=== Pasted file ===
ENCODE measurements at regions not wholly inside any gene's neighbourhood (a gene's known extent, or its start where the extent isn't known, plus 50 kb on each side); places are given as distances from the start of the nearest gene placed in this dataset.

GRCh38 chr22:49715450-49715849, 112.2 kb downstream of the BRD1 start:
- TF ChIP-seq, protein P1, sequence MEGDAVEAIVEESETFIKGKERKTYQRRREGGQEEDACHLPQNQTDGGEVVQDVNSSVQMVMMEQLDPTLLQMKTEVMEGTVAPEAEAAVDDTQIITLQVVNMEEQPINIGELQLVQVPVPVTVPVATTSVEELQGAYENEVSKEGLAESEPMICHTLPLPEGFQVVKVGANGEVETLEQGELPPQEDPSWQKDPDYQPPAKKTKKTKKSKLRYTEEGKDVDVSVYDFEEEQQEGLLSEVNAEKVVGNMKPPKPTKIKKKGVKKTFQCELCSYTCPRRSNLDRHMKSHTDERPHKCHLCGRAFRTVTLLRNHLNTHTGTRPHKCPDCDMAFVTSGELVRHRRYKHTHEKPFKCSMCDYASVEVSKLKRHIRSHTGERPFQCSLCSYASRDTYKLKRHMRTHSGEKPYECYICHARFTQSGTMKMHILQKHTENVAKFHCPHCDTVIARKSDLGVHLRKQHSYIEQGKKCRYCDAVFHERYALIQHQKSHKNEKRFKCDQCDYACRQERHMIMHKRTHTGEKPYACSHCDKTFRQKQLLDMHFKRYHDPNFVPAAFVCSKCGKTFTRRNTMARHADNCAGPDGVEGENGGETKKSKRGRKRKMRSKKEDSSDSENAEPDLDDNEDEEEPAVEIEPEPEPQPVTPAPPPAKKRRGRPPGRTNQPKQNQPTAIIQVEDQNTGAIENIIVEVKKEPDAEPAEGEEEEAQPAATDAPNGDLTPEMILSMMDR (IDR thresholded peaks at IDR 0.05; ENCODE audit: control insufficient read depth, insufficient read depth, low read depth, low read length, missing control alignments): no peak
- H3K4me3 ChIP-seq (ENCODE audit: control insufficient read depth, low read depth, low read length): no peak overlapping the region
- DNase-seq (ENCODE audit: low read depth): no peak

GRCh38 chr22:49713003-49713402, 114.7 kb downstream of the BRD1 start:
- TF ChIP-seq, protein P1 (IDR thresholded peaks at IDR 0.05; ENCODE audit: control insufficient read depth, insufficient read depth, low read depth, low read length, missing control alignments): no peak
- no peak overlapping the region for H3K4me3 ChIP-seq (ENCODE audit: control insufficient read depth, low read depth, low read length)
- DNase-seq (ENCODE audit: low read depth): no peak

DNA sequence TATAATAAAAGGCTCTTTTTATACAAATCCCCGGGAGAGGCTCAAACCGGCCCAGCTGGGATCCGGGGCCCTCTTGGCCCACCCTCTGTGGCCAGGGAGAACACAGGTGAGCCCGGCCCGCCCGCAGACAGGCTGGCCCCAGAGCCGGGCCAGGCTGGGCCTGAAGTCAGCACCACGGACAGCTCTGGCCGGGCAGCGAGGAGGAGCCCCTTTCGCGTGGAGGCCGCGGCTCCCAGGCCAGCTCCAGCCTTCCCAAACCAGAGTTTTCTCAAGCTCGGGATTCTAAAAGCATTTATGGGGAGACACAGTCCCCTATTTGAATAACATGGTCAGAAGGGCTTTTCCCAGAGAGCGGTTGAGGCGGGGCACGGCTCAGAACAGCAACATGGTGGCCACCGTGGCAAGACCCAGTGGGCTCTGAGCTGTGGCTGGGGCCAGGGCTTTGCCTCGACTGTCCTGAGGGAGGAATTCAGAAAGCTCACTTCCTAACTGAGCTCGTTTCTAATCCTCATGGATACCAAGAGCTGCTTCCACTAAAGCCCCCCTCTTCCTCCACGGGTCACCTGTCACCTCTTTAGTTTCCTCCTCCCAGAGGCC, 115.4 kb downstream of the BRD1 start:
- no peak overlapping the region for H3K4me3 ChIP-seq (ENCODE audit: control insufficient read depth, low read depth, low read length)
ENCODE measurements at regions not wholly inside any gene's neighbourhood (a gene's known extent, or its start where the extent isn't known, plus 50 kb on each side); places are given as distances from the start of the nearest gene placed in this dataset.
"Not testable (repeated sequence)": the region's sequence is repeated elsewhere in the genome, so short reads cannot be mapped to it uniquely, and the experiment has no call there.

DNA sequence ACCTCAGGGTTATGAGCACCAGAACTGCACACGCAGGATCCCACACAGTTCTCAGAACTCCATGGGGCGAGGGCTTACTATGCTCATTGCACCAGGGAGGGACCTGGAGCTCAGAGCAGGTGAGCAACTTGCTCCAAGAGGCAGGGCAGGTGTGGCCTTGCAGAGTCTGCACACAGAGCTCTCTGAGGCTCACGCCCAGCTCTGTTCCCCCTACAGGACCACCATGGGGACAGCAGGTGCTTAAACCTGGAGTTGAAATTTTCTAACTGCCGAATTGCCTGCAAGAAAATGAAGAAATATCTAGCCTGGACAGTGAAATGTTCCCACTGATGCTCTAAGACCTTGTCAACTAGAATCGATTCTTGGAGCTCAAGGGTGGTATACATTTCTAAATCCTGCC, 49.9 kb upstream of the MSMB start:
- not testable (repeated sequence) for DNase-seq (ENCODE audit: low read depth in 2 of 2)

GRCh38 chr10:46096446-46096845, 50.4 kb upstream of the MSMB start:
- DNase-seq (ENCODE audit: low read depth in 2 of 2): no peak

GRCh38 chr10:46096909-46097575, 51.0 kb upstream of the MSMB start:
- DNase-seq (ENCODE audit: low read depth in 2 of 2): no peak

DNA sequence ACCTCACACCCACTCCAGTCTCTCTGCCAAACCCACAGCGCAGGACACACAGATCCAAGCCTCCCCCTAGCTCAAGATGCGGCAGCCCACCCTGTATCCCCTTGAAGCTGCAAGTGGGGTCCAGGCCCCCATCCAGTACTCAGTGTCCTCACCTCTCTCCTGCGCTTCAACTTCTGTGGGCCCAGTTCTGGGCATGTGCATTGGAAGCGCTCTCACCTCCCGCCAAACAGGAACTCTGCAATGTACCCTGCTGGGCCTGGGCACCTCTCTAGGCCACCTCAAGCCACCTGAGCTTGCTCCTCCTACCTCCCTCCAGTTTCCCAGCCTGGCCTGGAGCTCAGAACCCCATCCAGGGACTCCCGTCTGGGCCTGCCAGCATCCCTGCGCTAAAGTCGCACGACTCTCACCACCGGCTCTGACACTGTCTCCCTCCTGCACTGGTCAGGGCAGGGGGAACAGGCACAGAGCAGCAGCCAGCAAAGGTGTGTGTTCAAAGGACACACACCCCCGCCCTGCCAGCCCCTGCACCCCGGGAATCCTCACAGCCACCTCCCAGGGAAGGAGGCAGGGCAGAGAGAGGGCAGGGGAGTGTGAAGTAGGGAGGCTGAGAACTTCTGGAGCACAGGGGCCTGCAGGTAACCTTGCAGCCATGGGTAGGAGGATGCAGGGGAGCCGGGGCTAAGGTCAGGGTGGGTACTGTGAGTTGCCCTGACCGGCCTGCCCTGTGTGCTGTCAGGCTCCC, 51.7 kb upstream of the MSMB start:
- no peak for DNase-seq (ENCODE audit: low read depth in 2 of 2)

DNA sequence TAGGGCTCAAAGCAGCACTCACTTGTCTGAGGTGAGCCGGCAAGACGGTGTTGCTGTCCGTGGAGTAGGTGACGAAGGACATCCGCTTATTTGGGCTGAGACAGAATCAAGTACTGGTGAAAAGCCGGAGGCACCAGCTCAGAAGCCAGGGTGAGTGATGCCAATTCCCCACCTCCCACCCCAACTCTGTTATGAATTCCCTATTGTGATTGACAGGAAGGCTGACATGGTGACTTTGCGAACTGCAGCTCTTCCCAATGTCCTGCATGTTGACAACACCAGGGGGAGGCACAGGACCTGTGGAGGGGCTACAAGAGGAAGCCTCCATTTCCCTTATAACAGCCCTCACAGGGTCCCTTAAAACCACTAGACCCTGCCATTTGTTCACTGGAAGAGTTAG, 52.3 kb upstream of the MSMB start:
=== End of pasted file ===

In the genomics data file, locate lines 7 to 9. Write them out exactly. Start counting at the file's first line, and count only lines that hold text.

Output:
- TF ChIP-seq, protein P1 (IDR thresholded peaks at IDR 0.05; ENCODE audit: control insufficient read depth, insufficient read depth, low read depth, low read length, missing control alignments): no peak
- no peak overlapping the region for H3K4me3 ChIP-seq (ENCODE audit: control insufficient read depth, low read depth, low read length)
- DNase-seq (ENCODE audit: low read depth): no peak